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Criminal Justice in the U.S.

Published by marco on

The article Theater of Justice by Molly Crabapple (VICE) is an article by an artist who also occasionally does courtroom sketches.

She tells of Cecily McMillan, who was beaten into a seizure by police offers and who two years later stands trial for assaulting a police officer, facing seven years in prison. The officer’s record of having beaten other suspects was deemed inadmissable.

Or there is the other recent case of a black woman who tried to stand her ground, as others have successfully done. She fired a warning shot into the air, killing no one, not even wounding anyone. These were the actions of “Marissa Alexander, a PhD and mom who [wanted to] stop her husband from beating her,” That’s not a good reason, is it? Are we even sure that her husband isn’t allowed to beat her in that state? And that’s not nearly as good a reason as the guy had who killed a boy in the back-seat of his SUV for playing music too loud. Not guilty! But Marissa’s going to go away for a long time for her transgression.

“[She] was offered three years as a plea deal for aggravated assault with a deadly weapon. She refused, knowing herself innocent. The judge sentenced her to 20 years. Now, she’s appealing. If she loses, the prosecutor wants to lock her up for 60.

“This is a “trial tax” you pay if you annoy the courts by insisting you are innocent.”

Who does this uppity woman think she is? Does she think she’s white? Rich? A citizen? A human being? Do not speak of justice in a system that produces hypocrisy on this scale. And the system does everything it can to make being poor or disadvantaged increase chances of prosecution dramatically.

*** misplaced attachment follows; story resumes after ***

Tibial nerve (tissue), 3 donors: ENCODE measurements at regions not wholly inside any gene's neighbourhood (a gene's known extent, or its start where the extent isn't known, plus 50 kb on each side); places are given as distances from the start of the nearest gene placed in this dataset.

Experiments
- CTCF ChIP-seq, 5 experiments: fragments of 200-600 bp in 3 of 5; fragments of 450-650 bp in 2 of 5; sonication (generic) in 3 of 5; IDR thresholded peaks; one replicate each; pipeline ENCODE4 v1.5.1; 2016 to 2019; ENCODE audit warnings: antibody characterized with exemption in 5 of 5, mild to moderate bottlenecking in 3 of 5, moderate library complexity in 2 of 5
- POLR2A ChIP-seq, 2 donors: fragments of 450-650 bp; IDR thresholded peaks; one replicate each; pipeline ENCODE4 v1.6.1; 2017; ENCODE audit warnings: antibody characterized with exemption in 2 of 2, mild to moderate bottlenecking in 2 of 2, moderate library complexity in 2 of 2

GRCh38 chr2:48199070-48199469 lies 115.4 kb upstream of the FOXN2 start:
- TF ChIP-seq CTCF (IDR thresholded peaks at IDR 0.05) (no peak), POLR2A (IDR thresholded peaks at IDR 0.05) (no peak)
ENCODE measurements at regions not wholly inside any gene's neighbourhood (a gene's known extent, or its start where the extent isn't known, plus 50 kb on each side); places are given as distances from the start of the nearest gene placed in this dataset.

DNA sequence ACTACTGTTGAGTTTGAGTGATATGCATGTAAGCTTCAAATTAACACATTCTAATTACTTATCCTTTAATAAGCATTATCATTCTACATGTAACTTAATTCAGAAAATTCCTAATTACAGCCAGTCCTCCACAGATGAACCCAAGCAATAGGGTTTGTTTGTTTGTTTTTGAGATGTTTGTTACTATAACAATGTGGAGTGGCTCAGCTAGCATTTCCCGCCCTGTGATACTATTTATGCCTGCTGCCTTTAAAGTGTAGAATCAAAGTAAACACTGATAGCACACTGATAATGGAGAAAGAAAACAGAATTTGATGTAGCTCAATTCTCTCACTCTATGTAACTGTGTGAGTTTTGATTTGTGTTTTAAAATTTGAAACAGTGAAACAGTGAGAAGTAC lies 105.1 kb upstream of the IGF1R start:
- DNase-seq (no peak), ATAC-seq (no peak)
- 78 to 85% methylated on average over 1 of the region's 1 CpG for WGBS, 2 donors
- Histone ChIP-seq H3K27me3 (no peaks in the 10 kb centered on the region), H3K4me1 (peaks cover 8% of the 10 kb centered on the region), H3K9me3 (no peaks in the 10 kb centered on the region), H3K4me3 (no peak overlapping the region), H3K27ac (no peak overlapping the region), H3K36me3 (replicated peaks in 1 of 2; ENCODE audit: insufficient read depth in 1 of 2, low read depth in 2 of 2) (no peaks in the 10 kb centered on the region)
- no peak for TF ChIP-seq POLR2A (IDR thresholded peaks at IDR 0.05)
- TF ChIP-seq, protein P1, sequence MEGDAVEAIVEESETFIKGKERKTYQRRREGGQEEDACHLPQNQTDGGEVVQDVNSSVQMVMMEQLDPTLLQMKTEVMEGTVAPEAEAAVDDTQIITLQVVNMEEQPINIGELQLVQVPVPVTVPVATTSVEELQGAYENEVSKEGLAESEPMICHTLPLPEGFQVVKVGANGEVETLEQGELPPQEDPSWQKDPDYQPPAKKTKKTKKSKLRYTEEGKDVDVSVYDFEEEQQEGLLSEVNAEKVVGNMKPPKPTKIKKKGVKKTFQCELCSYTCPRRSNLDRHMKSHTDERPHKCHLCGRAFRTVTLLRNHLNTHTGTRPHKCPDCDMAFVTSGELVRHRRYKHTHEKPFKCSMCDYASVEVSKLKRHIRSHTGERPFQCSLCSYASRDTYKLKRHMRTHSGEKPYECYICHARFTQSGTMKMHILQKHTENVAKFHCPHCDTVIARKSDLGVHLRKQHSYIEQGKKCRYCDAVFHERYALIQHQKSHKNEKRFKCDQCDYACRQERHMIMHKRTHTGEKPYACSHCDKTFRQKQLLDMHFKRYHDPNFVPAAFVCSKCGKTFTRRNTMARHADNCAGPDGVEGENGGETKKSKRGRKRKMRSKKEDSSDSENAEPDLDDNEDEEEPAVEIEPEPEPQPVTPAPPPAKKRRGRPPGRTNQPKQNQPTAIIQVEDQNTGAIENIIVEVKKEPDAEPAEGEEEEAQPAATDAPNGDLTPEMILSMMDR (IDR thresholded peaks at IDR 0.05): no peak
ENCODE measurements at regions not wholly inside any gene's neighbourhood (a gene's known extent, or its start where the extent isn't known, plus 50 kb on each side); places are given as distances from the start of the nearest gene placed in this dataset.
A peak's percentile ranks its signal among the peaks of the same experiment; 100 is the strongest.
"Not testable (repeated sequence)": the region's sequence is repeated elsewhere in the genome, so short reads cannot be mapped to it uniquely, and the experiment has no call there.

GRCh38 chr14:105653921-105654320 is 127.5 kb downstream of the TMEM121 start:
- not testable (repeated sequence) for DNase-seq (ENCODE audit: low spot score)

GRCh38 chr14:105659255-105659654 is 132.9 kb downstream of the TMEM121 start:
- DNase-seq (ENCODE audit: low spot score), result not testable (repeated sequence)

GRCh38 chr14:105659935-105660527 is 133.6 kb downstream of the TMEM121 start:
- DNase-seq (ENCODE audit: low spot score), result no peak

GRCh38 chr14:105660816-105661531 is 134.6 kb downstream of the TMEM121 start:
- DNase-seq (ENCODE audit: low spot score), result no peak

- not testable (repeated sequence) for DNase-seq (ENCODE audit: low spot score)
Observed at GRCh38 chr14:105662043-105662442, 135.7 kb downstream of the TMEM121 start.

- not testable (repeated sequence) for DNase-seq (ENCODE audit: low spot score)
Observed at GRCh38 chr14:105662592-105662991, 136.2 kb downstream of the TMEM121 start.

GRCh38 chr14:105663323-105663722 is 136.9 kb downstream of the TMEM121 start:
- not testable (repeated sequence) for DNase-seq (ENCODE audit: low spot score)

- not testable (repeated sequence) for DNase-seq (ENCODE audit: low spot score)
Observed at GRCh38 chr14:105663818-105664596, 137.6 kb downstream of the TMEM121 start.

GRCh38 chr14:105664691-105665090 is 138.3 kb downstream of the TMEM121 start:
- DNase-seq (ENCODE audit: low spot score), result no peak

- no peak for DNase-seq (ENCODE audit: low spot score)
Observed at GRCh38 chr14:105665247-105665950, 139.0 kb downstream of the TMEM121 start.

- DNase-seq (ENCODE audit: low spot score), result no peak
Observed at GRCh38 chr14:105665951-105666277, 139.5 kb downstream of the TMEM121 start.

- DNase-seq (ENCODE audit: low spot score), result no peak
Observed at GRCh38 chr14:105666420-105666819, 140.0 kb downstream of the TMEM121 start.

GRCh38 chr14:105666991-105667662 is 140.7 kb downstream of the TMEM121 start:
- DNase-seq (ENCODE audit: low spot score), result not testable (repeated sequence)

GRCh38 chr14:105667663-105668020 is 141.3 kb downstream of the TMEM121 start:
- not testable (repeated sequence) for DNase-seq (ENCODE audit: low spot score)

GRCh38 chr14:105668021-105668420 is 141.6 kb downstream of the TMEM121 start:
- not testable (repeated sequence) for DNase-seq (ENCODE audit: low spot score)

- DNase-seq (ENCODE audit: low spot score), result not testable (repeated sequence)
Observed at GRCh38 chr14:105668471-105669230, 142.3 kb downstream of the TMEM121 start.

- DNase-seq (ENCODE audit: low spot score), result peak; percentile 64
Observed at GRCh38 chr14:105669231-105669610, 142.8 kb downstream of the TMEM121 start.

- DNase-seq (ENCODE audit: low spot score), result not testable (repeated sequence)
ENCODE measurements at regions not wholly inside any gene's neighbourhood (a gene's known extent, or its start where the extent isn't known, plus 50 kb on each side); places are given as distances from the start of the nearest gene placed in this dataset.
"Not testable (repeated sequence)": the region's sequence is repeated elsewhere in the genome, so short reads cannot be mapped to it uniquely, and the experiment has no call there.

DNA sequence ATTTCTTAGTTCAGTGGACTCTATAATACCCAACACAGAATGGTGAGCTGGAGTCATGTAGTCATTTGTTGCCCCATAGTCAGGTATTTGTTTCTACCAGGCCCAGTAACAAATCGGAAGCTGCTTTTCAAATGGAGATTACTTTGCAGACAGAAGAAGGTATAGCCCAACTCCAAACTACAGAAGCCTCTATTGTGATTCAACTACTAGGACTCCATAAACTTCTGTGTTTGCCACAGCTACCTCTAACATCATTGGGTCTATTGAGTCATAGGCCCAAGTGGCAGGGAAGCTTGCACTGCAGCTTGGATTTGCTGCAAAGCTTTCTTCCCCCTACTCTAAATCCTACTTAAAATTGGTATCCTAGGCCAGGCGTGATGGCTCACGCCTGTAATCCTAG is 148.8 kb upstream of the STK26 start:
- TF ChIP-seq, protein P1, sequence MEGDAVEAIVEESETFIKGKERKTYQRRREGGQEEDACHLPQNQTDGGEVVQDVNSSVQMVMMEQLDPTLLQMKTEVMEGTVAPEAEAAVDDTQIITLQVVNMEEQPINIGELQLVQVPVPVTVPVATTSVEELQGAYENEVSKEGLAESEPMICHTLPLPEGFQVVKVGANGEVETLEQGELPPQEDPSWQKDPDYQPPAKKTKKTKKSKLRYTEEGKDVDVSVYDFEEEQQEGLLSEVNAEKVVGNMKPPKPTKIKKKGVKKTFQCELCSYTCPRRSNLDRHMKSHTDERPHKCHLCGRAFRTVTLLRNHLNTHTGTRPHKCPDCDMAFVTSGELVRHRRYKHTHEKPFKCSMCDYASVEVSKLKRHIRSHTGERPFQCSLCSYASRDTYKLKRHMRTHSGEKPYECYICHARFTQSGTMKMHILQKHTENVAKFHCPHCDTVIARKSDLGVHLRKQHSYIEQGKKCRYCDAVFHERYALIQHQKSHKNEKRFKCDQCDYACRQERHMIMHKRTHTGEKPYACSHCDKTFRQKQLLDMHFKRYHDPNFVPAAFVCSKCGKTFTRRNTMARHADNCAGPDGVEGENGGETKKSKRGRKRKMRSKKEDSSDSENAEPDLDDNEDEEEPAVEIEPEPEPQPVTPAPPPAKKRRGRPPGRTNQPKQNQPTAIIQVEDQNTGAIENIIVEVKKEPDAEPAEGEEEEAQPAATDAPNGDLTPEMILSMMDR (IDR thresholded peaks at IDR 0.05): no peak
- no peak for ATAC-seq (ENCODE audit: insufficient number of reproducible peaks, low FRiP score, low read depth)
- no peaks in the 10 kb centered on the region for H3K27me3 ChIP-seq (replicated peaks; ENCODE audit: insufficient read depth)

We still have jury trials in the States; this means that non-professional, easily misled and nigh-constantly deluded undereducated head-cases are deciding your fate. Those are your peers. They can’t string two logical sentences together; what are the odds that they can wend their way through the facts of the case to come to a just conclusion? Nearly zero. What are the odds that they will decide your fate based on how you dress or act rather than evidence? Nearly certain.

“The poor, the brown, the trans – to juries, they’re guilty unless proven otherwise. Innocence is the absence of guilt. It is near impossible to prove a negative. […] If you’re too poor to afford bail, you arrive in court in chains. If you have no family to bring you a suit, you wear your prison jumpsuit.”

And people who haven’t yet been convicted are made to suffer beforehand. The unconvicted are left to stew behind bars because they can’t afford ridiculous bail. The homeless guy who was recently broiled to death in Riker’s Island because he couldn’t pay $2500 for bail on his charge of loitering was in jail for this reason. He was luckier than the homeless guy in the SouthWest U.S. who was executed by police officers for the same crime. Sure, those are anecdotes, but that doesn’t change the fact that “[…] the average defendant [is] a person of colour charged with a drug crime.” And more and more prisoners are going away for longer sentences; more and more people are taking years before they get their trial.

“Because the entire system would implode if everyone demanded a trial, prosecutors push plea bargains like restaurants hawking early bird specials. But instead of money, they’re haggling over life. If you’re too poor for a lawyer or have already spent months in jail because you can’t make bail, plea bargains can be irresistible. They account for 95 percent of felony convictions.”

As mentioned above, 95% just take the plea bargain in order to get some form of a life back. This is a life with a felony record and drastically reduced chances of making anything of yourself in a society that hates its ex-cons.

“Most trials resemble not grand dramas but factory farms. The raw material is a person. The product is a prisoner. Trials are deliberately dull. They move glacially, on state time rather than human time. If you hire your own lawyers – a necessity to have a chance of winning – you’ll blow through your life savings. As the cop cliché goes, “You can beat the rap, but you can’t beat the ride.””

If you don’t plea out, you lose your life savings and may still go to jail. If you do plea out, you lose all chance of ever making decent money again. You see? In America, you still have the freedom to choose.